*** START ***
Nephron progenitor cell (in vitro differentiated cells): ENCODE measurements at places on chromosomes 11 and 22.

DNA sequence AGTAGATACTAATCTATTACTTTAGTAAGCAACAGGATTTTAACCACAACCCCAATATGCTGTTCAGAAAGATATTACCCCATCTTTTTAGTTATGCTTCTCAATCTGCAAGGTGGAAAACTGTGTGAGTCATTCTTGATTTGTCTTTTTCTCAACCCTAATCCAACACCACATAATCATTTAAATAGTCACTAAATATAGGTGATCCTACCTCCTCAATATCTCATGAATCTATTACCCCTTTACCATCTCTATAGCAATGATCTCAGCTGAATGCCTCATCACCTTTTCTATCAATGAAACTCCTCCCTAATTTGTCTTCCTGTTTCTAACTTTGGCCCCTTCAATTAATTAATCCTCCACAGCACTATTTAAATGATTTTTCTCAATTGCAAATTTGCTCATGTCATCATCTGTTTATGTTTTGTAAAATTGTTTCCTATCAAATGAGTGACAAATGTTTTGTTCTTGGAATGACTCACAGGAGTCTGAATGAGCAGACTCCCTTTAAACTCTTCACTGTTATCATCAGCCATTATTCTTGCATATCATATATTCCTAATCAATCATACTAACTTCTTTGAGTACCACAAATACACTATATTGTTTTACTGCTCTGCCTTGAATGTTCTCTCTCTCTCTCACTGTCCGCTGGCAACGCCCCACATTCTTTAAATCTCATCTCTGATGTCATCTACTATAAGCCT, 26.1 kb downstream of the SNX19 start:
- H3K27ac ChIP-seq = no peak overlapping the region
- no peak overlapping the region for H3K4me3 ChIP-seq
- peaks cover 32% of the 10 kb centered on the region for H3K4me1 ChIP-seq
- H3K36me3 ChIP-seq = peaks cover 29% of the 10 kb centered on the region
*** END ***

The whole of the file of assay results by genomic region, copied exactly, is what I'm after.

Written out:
Nephron progenitor cell (in vitro differentiated cells): ENCODE measurements at places on chromosomes 11 and 22.

DNA sequence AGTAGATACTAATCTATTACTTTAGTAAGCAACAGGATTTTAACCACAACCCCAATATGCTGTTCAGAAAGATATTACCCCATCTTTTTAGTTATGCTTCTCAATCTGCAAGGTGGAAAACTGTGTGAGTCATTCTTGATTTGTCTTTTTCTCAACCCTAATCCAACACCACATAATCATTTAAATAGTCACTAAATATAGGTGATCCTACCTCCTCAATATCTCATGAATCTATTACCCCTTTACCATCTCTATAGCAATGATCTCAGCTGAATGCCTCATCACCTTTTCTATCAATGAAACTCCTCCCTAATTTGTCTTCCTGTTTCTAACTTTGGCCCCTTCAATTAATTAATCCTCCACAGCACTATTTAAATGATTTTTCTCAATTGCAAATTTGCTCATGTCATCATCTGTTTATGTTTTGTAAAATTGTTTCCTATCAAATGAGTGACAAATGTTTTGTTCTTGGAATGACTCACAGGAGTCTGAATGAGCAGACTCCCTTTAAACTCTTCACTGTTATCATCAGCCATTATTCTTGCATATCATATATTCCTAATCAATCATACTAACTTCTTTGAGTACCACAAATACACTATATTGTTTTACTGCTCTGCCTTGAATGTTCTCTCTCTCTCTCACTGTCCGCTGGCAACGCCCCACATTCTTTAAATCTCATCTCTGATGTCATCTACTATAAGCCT, 26.1 kb downstream of the SNX19 start:
- H3K27ac ChIP-seq = no peak overlapping the region
- no peak overlapping the region for H3K4me3 ChIP-seq
- peaks cover 32% of the 10 kb centered on the region for H3K4me1 ChIP-seq
- H3K36me3 ChIP-seq = peaks cover 29% of the 10 kb centered on the region